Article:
Last week on the Tommy Tiernan show, a song “More Blacks More Dogs, More Irish” was played by an act “Steo Wall & Toshín”. The song’s theme is the usual talking point that readers will be familiar with. Irish people have experienced much persecution and hardship in our past, and as a result, should remember that past when thinking how to treat others in our own country.
The Irish left extend this to immigration, taking the establishment view across Western countries, that concerns about immigration, abuse of asylum policy, a desire to slow to stop the numbers, is all discriminatory and therefore persecution and immoral.
This argument presupposes that there is no such thing as a Nation, or a national community, and subverts the foundational argument for the Western welfare state — that we have a greater duty of care to our own people, in our own country, who like us were born and grown up here, than we do for people from completely different countries.
It should be noted that the phrase the song references — “No Blacks, No Dogs, No Irish”, supposedly having been a regular feature in post-war Britain, is unlikely to have ever happened. Even The Guardian of all places, which will often seize any chance it gets to tear down it’s own country, expresses great skepticism at the claims surrounding the poster.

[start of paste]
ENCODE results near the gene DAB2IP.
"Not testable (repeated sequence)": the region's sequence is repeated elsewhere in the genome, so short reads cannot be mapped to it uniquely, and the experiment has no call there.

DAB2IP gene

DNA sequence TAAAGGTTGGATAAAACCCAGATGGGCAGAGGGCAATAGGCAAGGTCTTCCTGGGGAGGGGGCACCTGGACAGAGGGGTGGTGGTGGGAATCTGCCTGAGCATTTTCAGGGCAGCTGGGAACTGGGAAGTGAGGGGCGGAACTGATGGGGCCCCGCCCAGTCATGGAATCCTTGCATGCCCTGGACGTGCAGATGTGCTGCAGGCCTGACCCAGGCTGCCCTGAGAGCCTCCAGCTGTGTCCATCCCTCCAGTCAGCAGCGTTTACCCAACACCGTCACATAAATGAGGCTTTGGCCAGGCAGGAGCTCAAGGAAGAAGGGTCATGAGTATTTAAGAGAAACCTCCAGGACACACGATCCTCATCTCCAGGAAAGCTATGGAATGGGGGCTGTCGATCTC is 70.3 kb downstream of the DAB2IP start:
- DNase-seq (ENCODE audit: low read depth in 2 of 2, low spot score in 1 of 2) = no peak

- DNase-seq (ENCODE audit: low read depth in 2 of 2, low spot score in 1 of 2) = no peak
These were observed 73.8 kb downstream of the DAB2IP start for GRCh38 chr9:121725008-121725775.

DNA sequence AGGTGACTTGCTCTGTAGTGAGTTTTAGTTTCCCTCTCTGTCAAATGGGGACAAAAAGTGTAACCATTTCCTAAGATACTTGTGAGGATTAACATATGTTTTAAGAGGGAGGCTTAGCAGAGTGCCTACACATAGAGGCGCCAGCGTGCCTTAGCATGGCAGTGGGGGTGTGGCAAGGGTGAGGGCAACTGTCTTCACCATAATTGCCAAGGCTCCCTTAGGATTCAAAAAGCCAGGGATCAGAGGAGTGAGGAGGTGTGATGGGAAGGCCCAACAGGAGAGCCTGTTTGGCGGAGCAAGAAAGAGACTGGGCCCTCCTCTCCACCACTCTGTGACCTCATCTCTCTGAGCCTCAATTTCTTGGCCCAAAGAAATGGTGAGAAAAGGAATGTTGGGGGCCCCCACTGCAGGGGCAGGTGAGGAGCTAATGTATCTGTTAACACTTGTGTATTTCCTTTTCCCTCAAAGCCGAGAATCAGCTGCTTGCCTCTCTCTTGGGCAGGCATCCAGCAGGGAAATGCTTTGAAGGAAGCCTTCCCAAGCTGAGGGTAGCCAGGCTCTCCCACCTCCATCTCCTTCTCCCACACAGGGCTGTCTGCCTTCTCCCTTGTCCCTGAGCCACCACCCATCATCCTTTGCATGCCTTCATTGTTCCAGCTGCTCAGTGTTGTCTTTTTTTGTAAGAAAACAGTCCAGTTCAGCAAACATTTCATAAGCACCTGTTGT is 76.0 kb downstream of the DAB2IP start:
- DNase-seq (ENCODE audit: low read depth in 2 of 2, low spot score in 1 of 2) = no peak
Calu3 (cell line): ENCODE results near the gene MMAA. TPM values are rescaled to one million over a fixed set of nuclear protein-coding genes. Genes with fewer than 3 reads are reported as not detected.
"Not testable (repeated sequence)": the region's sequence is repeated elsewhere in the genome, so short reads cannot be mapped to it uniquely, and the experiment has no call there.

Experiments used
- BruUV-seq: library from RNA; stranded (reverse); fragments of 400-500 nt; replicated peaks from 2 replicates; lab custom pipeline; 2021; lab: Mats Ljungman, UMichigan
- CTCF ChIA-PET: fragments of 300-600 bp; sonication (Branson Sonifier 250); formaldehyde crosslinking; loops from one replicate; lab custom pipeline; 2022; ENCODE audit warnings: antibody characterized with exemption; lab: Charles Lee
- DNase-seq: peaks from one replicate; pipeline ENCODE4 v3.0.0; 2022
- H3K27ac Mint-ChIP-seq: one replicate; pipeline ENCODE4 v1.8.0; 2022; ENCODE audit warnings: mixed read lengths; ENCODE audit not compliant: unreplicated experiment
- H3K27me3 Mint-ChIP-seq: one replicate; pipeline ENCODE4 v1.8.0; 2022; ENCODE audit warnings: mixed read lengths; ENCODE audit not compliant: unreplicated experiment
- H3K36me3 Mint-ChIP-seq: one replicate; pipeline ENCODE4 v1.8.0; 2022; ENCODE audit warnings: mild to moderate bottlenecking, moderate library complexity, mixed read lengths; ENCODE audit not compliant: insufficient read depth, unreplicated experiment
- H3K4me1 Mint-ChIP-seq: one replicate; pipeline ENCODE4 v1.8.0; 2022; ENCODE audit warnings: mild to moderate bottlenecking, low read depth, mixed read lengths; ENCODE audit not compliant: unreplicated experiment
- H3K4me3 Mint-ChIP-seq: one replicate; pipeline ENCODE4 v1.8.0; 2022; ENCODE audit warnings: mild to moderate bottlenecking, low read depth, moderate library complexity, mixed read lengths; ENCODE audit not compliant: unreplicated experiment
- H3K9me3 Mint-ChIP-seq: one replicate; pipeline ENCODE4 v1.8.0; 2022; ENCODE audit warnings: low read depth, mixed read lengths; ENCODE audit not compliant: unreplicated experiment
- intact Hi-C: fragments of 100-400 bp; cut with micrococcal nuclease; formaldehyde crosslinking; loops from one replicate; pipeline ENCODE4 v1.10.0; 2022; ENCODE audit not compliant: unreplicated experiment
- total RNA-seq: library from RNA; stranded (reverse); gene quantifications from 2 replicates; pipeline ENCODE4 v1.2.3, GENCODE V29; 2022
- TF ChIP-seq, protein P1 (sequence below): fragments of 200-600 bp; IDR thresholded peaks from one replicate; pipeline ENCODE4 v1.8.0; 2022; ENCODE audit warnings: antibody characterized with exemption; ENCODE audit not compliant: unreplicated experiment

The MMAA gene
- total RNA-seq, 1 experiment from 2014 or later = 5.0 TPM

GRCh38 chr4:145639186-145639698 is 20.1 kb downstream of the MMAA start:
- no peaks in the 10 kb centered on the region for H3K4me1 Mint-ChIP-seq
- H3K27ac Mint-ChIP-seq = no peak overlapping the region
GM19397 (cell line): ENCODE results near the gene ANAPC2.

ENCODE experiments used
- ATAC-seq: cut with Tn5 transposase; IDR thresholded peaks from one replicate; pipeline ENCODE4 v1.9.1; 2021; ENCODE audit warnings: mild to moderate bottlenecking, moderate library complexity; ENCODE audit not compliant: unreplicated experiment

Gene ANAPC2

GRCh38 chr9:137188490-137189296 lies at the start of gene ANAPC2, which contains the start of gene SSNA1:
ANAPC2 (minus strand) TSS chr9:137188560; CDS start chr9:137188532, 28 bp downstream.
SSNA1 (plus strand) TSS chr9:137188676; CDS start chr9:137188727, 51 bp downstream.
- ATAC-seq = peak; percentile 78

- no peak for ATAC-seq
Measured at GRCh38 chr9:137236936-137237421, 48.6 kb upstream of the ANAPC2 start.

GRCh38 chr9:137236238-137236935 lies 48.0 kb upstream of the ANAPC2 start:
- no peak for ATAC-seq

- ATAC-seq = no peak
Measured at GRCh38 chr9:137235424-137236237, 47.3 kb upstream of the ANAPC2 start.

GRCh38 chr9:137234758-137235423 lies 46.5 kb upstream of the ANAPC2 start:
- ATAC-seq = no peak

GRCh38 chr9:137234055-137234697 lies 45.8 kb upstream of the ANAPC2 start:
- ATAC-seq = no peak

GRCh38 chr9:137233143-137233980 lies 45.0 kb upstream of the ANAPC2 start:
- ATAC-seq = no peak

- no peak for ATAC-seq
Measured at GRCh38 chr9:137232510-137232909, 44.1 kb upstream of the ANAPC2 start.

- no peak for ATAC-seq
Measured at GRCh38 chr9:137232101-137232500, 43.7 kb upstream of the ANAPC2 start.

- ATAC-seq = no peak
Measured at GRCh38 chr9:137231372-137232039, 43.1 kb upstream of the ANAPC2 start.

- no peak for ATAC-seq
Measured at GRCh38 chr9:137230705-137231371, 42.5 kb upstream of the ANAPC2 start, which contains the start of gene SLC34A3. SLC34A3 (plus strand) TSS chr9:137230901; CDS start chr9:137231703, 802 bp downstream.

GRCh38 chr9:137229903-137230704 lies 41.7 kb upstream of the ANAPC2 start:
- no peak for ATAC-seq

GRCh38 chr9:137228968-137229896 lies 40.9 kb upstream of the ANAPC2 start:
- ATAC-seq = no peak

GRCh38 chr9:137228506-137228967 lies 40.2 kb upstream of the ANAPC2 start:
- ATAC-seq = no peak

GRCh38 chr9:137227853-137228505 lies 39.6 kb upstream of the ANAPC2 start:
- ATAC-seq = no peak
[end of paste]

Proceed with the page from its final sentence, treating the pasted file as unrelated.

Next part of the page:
But that won’t stop the Irish left using the phrase and the tale as a battering ram to force the Irish to not oppose their cultural agenda. One must ask does “More Blacks, More Dogs, More Irish” actually mean? It seems to summarise the 21st Century progressive instinct that if in the past, people assumed foreigners and different races/ethnicities were inferior to their own, than the Progressive’s starting position will be that assume to foreigners and different people will be *superior* to their own. As with most of our cultural problems, this is an American import, which now sees it’s White Liberal population being the only demographic to have an in-group bias against themselves.
The song is empty platitudes, fake emotionalism, and false history. The music itself is truly one of the worst things I have ever heard, and I say that completely irrespective of the political message. Judging from social media, I am far from alone in thinking this.
So of course Hot Press gave the song a glowing review. Irish Left Wing figures such as Richard Boyd Barret and Daithi K were quick to come out in support of the performance. One wonders whether they are just pushing their cause or actually like the song, but unfortunately only they can truly know that.
One of the main duo, who goes by the name “Steo”, sings with a very thick North Dublin accent, which I’m sure delighted RTE. His accent can let everyone know he’s salt of the earth, so he becomes the perfect person to preach their liberal gospel, and lecture the public on their racism. When he says the word racism, he says it with much power in his voice, so we can see how passionate he is in standing up against it. A very pious man for the modern religion no doubt.